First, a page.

(18) n Dually, the only non-split extension, up to isomorphism, of ∆(k)F ⊗ ∆(t) by n ∆(k − 1)F ⊗ ∇(pn − t − 2) is given by ∆(kpn + t). n Remark 1: For k ∈ N we have an isomorphism between ∇(k − 1)F ⊗ Stn and ∇(kpn − 1) given by multiplication of polynomials. It is known that there is an isomorphism between these modules more generally, see for example [11](II.3). Proof of Proposition 2.1: If n = 1 then we are done by (1) (Section 1). Suppose n > 1 and write t = apn−1 + d, for 0 ≤ a ≤ p − 1 and 0 ≤ d ≤ pn−1 − 1. Using induction we have an exact sequence 0 −→ ∇(kp + a)F n−1 ⊗ ∇(d) −→ ∇((kp + a)pn−1 + d) −→ ∇(kp + (a − 1))F n−1 ⊗ ∆(pn−1 − d − 2) −→ 0. Using the exact sequences (1) for ∇(kp + a)F n−1 and ∇(kp + (a − 1))F n−1 we get a filtration of ∇(kpn + apn−1 + d) with quotients n ∇(k − 1)F ⊗ ∆(p − a − 1)F n ∇(k)F ⊗ ∇(a − 1)F n−1 n n n−1 ⊗ ∆(pn−1 − d − 2) ⊗ ∆(pn−1 − d − 2) ∇(k − 1)F ⊗ ∆(p − a − 2)F ∇(k)F ⊗ ∇(a)F n−1 n−1 ⊗ ∇(d) ⊗ ∇(d) Observe that the module ∇(kpn + apn−1 + d) is multiplicity-free, so that the n four quotients have disjoint sets of weights. Hence, ∇(kpn + t)/∇(k)F ⊗ ∇(t) 17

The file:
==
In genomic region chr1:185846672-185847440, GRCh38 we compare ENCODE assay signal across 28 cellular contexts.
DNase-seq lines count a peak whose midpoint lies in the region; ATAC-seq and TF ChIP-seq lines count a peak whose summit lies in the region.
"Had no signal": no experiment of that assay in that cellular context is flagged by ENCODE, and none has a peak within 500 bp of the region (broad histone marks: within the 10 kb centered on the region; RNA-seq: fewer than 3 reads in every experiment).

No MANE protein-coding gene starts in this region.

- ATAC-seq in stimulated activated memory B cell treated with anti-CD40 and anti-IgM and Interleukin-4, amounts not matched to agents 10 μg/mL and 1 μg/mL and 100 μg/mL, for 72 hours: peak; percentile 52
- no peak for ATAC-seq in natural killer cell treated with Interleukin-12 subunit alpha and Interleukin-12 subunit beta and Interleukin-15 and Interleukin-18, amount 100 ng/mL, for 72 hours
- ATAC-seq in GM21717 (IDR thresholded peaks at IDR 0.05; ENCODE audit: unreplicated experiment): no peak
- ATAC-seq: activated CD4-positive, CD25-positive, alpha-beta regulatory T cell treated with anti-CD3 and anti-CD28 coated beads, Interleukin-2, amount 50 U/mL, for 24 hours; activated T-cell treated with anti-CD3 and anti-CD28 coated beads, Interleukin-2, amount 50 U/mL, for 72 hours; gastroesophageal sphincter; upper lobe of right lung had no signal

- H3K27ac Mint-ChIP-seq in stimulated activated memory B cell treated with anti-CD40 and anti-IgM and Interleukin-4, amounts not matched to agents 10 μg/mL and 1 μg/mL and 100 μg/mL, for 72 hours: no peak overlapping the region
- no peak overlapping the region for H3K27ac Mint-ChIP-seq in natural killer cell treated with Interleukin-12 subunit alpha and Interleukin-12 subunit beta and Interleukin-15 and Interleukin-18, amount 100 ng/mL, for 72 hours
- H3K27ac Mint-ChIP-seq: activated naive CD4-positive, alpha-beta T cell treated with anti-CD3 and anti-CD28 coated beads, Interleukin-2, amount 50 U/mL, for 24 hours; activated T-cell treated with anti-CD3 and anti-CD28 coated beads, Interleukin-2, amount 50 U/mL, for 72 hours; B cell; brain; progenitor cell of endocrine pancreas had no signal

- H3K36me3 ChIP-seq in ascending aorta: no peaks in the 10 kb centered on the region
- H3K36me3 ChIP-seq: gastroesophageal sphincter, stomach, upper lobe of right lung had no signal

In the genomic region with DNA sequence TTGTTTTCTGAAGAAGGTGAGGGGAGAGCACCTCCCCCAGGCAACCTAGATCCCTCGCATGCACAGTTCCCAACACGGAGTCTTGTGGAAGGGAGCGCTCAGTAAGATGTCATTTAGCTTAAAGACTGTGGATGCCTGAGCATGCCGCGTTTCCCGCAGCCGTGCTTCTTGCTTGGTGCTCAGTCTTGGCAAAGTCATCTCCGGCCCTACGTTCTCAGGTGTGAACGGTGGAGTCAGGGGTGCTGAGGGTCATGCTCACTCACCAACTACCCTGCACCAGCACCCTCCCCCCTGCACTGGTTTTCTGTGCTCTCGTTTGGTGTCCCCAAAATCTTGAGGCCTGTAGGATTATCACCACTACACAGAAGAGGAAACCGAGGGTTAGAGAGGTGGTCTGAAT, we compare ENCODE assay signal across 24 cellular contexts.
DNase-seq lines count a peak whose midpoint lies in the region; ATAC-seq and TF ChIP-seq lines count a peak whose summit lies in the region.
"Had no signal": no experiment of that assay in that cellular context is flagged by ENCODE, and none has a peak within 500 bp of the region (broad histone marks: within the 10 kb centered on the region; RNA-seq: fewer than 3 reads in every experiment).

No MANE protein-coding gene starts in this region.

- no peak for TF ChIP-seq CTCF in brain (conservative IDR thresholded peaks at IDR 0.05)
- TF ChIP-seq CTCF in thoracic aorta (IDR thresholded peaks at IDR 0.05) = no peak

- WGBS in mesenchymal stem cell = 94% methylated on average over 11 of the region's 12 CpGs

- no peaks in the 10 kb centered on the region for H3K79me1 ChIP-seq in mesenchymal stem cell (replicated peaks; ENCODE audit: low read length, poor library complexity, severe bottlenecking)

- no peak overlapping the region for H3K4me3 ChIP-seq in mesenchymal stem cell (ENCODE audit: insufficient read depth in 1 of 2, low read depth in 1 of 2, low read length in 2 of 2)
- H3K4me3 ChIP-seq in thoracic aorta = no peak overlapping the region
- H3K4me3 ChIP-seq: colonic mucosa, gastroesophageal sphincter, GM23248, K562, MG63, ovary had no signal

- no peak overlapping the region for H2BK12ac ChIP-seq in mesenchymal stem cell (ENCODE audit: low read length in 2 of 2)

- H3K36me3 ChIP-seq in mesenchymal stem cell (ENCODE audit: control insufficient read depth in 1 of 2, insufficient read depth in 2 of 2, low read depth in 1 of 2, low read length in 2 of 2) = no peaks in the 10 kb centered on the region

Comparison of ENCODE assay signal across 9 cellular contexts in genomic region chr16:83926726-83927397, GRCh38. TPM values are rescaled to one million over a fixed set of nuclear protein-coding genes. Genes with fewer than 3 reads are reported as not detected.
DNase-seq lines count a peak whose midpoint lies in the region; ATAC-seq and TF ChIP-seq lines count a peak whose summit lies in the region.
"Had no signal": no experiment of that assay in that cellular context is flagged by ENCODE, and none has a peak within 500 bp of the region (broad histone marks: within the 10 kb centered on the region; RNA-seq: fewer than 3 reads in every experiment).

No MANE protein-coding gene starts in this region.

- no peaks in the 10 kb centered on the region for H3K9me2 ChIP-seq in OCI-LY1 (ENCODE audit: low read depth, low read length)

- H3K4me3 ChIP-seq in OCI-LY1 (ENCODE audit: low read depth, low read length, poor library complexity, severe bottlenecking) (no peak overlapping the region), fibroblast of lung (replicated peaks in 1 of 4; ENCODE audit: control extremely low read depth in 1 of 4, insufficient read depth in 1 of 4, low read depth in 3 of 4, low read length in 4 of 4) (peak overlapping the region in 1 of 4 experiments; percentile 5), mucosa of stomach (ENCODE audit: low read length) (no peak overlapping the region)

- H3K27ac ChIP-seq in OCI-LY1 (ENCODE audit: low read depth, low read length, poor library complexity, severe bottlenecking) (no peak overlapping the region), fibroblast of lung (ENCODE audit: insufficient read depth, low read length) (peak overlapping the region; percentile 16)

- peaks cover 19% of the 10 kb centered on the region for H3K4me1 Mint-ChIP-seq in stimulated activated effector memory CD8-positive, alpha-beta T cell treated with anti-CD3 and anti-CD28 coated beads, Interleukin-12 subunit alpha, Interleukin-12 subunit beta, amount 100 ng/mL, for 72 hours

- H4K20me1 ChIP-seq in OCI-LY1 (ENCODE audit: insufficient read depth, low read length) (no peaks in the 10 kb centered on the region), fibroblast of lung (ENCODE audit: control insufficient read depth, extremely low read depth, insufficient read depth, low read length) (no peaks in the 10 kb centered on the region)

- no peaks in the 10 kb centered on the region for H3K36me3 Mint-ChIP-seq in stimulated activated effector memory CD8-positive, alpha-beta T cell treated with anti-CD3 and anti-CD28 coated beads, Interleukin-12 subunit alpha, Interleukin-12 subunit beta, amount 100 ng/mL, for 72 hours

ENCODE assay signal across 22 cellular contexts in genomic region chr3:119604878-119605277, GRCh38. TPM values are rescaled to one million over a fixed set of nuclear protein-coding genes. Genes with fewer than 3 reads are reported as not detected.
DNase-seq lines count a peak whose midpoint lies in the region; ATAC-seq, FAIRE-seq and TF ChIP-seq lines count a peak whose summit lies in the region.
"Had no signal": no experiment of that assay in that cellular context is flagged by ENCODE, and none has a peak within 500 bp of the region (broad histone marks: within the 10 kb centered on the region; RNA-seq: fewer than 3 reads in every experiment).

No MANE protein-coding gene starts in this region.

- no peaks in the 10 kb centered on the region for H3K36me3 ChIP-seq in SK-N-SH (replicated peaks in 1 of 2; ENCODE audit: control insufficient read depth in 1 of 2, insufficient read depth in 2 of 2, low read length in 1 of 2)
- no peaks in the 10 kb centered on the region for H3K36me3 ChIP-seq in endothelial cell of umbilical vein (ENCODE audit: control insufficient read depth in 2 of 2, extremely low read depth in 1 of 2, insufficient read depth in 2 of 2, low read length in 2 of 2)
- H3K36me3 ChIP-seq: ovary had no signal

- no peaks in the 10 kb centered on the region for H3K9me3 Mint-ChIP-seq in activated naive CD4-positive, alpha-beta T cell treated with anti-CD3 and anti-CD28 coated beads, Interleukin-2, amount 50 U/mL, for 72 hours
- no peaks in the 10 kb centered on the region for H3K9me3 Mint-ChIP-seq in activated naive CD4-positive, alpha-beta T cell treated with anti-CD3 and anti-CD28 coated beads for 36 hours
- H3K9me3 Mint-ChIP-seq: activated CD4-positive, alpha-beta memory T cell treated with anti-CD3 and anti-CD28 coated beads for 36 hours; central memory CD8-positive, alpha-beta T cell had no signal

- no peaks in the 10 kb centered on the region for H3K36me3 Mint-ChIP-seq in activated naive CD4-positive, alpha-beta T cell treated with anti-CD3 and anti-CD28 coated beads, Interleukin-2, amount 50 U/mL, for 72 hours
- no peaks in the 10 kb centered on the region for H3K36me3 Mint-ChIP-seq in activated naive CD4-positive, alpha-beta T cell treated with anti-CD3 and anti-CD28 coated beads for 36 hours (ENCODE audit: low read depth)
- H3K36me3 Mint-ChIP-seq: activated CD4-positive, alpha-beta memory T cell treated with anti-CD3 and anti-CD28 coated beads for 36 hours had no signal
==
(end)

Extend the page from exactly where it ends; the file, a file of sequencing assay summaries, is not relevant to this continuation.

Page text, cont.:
(19) has a filtration with quotients n n−1 n n−1 ∇(k − 1)F ⊗ ∆(p − a − 1)F ∇(k − 1)F ⊗ ∆(p − a − 2)F ⊗ ∆(pn−1 − d − 2) ⊗ ∇(d) Note that for a = p − 1 or d = pn−1 − 1, we only have one factor appearing and so we are done by Remark 1 above. So suppose a ≤ p − 2 and d ≤ pn−1 − 2. Using a very similar argument to the proof of Theorem 2.1 we can show that n Ext1G (∇(k − 1)F ⊗ ∆(p − a − 1)F n−1 ⊗ ∆(pn−1 − d − 2), n ∇(k − 1)F ⊗ ∆(p − a − 2)F n−1 ⊗ ∇(d)) ∼ = K. n Now as ∇(kpn + t) has simple top (see [1]), ∇(kpn + t)/∇(k)F ⊗ ∇(t) cannot be a direct sum of non-zero modules. By induction, we know that ∆(pn − apn−1 − d − 2) has a filtration with quotients ∆(p − a − 1)F n−1 ∆(p − a − 2)F n−1 ⊗ ∆(pn−1 − d − 2) ⊗ ∇(d) n We deduce that the quotient ∇(kpn + t)/∇(k)F ⊗ ∇(t) is isomorphic to n n ∇(k − 1)F ⊗ ∆(pn − apn−1 − d − 2) = ∇(k − 1)F ⊗ ∆(pn − 2 − t). This completes the proof QED Remark 2: S.Donkin suggested an alternative proof of Proposition 2.1. I shall sketch his argument here. Let us start with the exact sequence of Bmodules 0 −→ ∇(s − 1) ⊗ K−1 −→ ∇(s) −→ Ks −→ 0 18 (7)